Olivia Flasch

In Gaza, people are dying. Who is responsible for their deaths?

Over the past four weeks, two wars involving Israel have been taking place. The first, an armed conflict between Israel and Hamas, and the second, a misinformation war penetrating our news outlets, social media accounts and personal interactions with friends and colleagues. Curiously, this second war is not just about facts – but about the law applicable to those facts.

In the same way that pseudoscience spreads online, inciting anger and distrust in our institutions and society, the spreading of pseudolaw, or misinformation about the law applicable to the current conflict, is having very real, and very serious consequences.

Legal terminology and assumptions about the law are being thrown around nonchalantly, and in absolute terms, with no obvious purpose other than to shock, anger and incite to some sort of action. Regrettably, the action it has incited to is mainly one of antisemitic hate crimes, like the storming of the Dagestan airport by people hunting Jews, apparently “for Palestine”.

What is striking about this conflict and the discussions about international law it has sparked, is not only that most of the legal analysis is being carried out by non-lawyers, but that the conversations appear to be missing a fundamental element of the equation. Like starting a book from its middle, or a play from act two, the discussion around whether or not a violation of international law has occurred in this conflict begins in each case with a review of Israel’s response, and not, as would be logical, with the attacks perpetrated by Hamas to which Israel is responding.

It cannot be overstated that Hamas is a genocidal terrorist organisation which has as its raison d’être the complete elimination of Jews from the face of the Earth and the destruction of the State of Israel. Its ability to execute this plan was truly revealed to the world on October 7th, when it tortured, raped and murdered over 1,400 men, women and children, and kidnapped over 200 more, whose whereabouts are still unknown. And here is the crucial bit: Hamas does not care about the law. Its armed forces do not undergo training in the Geneva Conventions. The permitted means and methods of warfare are not taken into account by Hamas operatives. There is no Hamas military lawyer, providing legal advice to its commanders. Indeed, the genocide of a people cannot come about through adherence to the laws of war.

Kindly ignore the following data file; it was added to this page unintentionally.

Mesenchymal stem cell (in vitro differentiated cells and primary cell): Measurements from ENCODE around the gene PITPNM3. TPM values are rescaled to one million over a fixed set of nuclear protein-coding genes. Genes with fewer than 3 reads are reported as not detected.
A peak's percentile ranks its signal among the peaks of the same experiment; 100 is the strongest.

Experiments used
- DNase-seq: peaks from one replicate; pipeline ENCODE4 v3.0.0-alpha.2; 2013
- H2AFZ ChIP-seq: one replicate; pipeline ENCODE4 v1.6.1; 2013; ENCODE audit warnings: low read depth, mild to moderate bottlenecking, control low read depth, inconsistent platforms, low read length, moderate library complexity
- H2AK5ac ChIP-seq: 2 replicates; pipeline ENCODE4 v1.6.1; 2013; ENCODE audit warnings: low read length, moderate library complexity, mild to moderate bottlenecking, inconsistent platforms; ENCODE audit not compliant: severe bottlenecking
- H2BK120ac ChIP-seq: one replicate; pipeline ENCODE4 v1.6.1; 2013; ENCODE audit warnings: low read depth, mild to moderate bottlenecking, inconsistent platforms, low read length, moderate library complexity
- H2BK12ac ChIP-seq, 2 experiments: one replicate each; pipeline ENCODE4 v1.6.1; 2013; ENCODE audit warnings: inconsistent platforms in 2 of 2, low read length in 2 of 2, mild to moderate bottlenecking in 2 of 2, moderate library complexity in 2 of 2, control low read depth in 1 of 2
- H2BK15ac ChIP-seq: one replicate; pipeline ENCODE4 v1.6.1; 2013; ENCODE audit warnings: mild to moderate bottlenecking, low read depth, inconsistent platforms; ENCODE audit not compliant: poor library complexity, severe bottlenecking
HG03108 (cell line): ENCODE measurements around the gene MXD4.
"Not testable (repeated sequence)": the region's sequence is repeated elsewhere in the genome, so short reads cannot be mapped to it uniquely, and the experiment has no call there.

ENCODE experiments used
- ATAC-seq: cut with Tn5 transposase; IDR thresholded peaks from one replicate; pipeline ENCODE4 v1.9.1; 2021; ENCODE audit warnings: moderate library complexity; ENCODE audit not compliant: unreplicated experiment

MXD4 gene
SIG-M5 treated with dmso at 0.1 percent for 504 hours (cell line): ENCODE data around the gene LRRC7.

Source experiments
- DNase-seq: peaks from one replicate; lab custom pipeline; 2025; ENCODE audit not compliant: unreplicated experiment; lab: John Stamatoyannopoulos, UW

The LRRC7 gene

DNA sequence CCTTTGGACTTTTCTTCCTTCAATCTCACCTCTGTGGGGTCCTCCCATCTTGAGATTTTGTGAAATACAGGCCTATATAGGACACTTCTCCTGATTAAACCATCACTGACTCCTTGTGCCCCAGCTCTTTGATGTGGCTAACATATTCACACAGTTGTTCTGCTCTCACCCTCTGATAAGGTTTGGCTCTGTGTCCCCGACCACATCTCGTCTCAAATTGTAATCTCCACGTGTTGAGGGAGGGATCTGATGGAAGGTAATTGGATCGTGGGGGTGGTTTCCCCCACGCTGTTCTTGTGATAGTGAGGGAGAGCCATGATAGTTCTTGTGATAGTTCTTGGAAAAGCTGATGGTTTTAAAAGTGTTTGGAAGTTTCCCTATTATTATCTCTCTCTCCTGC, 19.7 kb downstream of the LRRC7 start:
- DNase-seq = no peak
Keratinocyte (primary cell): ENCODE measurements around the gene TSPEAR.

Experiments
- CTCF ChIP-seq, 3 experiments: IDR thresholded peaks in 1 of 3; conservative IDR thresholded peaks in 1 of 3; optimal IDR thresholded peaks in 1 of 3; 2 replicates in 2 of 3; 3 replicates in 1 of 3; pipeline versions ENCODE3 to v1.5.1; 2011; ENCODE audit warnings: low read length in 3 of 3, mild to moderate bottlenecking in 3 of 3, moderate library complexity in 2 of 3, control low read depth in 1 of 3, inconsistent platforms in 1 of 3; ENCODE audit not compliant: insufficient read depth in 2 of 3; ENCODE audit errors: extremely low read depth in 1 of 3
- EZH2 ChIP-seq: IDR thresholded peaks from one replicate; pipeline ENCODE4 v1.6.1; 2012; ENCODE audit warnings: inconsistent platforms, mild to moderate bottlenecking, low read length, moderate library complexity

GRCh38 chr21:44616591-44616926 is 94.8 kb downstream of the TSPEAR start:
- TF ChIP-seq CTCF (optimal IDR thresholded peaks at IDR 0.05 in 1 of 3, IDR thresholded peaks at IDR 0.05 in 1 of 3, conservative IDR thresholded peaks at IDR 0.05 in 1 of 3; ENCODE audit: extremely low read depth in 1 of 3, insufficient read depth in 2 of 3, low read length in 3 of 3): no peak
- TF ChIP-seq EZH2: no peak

Conversely, Israel as a state, does care about the laws of war. If it did not, its possible violation of the law would not be a relevant topic for discussion, in the same way that Hamas’s disregard for the law is generally ignored or minimised. But it is important to acknowledge this discrepancy – not because it legitimises any violation of the laws of war by Israel (indeed, those familiar with the law know that one party’s disregard for it does not enable the other party to ignore it), but because it is highly relevant to establishing legal and moral responsibility for the civilian casualties.

Let’s discuss then, the laws of war. The laws of war, or international humanitarian law, is exactly that – humanitarian in nature. It is a body of law that was developed to minimise the human suffering that armed conflict necessarily induces, through rules that regulate the conduct of hostilities. In doing so, it imposes specific protections, rendering certain categories of people and objects immune from being deliberately attacked. For example, it is legally prohibited to deliberately attack civilians, civilian objects, like schools or hospitals, and prisoners of war. In contrast, it is legally permitted to deliberately attack combatants, or soldiers, and military objectives like weapons storage units or army headquarters (subject of course to certain other legal restrictions).